DeMestrio mulliganed to 6 on the draw in game 2, and Ochoa decided to keep a much more stable hand than his first, with a good mix of lands and spells. Servant of Tymaret kicked off the game for Ochoa, putting in 8 points' worth of work while Pharika's Cure and Sip of Hemlock took care of Keepsake Gorgon and Forlorn Pseudamma from DeMestrio. Adding two Marshmist Titans to the table, Ochoa continued to apply strong pressure to DeMestrio's low life total. Guradians of Meletis enchanted with Baleful Eidolon helped DeMestrio find a stable board state with Horizon Scholar going to work on Ochoa's life total, and Griptide keeping Marshmist Titan off of the table.
Ochoa's Keepsake Gorgon turned DeMestrio's face to stone, as he frantically tried to work Ochoa down to a manageable life total with Horizon Scholar. Bile Blight and Lash of the Whip combined to take down Keepsake Gorgon for DeMestrio, who continued to apply pressure in the air with Horizon Scholar while Ochoa's deck was not too friendly in terms of answers. Facing his last draw, and finding nothing helpful, Ochoa extended the hand to DeMestrio, who is now one very convincing win closer to making silver and qualifying for Atlanta.
Again, if you want to know why we run these limited Grand Prix events so close to the end of the season, it's for times like these, when one player trying to qualify for the Pro Tour gets himself one step closer by ending a game in dramatic fashion against one of the best players in the world. Sometimes, the last card in Ochoa's library is a lethal Gray Merchant, and sometimes, the last card in DeMestrio's hand is Nullify.
Round 11 Feature Match - (11) Alex Hayne vs. (25) William Jensen
by Blake Rasmussen
Collectively, I've probably written introductions to these two players dozens of times, and you've probably read about them dozens more. Their fame, as they say, precedes them.
But that doesn't mean we don't get to bask in the meeting of two modern-day greats with their tournament lives on the line. Alexander Hayne—Pro Tour champion, multiple Grand Prix champion and 11th ranked player in the world—has his back against the wall at 8-2. William Jensen—Pro Tour champion, multiple Grand Prix champion and 25th ranked player in the world—has his back against the wall at 8-2.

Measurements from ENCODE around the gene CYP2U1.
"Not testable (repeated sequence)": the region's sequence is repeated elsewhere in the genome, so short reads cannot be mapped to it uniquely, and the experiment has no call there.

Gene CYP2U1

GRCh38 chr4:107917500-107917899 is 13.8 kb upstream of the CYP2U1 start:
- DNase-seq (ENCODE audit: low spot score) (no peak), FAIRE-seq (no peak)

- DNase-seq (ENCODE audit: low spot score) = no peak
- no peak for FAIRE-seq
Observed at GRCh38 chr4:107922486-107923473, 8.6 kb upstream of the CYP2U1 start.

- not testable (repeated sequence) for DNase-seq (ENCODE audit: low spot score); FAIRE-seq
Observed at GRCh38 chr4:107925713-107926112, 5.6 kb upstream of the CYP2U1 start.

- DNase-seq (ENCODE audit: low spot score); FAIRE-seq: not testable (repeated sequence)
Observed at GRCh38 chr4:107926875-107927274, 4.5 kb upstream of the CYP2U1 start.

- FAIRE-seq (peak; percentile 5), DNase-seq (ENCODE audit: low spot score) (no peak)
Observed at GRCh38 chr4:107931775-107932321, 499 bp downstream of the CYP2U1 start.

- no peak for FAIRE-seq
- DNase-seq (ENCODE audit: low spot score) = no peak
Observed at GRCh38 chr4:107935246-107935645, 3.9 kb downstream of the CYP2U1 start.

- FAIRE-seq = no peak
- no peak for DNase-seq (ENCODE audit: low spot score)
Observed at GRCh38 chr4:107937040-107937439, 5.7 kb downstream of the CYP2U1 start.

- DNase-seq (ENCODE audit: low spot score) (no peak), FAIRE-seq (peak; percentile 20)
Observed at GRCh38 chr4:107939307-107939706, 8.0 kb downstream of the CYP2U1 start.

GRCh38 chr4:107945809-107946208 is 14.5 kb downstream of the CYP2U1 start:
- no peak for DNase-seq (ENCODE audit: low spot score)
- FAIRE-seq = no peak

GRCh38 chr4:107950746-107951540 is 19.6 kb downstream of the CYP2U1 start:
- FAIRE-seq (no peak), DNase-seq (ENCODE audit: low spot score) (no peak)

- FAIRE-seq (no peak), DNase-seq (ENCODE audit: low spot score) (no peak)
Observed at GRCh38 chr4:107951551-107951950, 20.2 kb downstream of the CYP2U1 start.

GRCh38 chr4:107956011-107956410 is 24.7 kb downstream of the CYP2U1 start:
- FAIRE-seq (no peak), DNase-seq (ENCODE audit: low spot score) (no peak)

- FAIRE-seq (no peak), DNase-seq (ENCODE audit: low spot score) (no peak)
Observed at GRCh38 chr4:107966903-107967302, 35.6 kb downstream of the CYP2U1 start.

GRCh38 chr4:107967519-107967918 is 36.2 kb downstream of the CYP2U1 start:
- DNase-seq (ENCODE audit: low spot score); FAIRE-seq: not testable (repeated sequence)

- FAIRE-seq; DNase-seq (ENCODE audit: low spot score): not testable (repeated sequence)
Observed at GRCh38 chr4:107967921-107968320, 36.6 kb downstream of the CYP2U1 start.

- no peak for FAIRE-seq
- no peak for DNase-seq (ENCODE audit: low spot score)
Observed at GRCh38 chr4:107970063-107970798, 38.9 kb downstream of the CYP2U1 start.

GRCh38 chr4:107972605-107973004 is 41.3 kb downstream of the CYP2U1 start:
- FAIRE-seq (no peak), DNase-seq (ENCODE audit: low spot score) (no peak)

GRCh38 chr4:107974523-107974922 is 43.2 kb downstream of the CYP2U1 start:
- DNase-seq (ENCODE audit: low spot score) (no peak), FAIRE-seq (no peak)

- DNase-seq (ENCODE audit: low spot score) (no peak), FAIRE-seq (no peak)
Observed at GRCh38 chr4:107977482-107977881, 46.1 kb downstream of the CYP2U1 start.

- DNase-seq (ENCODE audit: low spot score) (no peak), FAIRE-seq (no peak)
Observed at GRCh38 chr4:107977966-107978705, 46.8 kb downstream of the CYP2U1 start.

Hayne's deck, well, you can see it here [link to drafting with Hayne]. He was really happy with his blue-green deck but really needed to 3-0 his pod to have a shot.
Jensen, on the other hand, was playing a deck that was pretty much the polar opposite. A fast, aggressively minded red white deck that could leave opponents spinning in their seats before they get comfortable.
Both players' tournament lives were on the line, so neither one could afford a mistake here, especially against a player standing opposite them who would be perfectly capable of punishing them for even the slightest misstep.
Jensen got aggressive right off the bat with a Deathbellow Raiders into Dragon Mantle, and yet, he was abysmally far behind by the time he started his fourth turn.
Hayne's start was, well, insane. Voyaging Satyr into Wavecrash Triton was nice and all, but when it turned out the Wavecrash Triton was Raised by Wolves—on turn four no less—Jensen was facing down an imposing board with a grip full of cards better suited for being aggressive.
Ray of Dissolution attempted to slow Hayne down, but Dissolve—one of Hayne's last cards to make the deck—kept him wildly far ahead.
But it turned out to be a mistake. More on that later.
No. 11 Alexander Hayne doesn't make many mistakes, but after the match he felt casting the Dissolve when he did might have been a subtle one.
But Hayne started slowing down just as Jensen's board was picking up. An Observant Alseid made Deathbellow Raiders massive and a Rage of Purphoros took out a wolf. Hayne, who had started so strongly, had clearly run out of gas. He did manage to make a Prescient Chimera, but he was stuck throwing it under the Deathbellow bus that was churning his way every turn.
Hayne threw out chump blockers as he could, but, eventually, succumbed to the giant Raiders.
Jensen, never really feeling in the game until he won, could only shake his head.
"Exciting one," he called off to a friend nearby.
The second game certainly was exciting. Jensen started dropping the beats on the second turn, curving creature after creature alongside tricks to bring the pain. Akroan Hoplite soon grew to pretty intimidating proportions on every one of Huey's attacks.
Hayne wasn't going quietly into the night, however. Agent of Fates picked up an Ordeal of Nylea and was joined by a Vaporkin.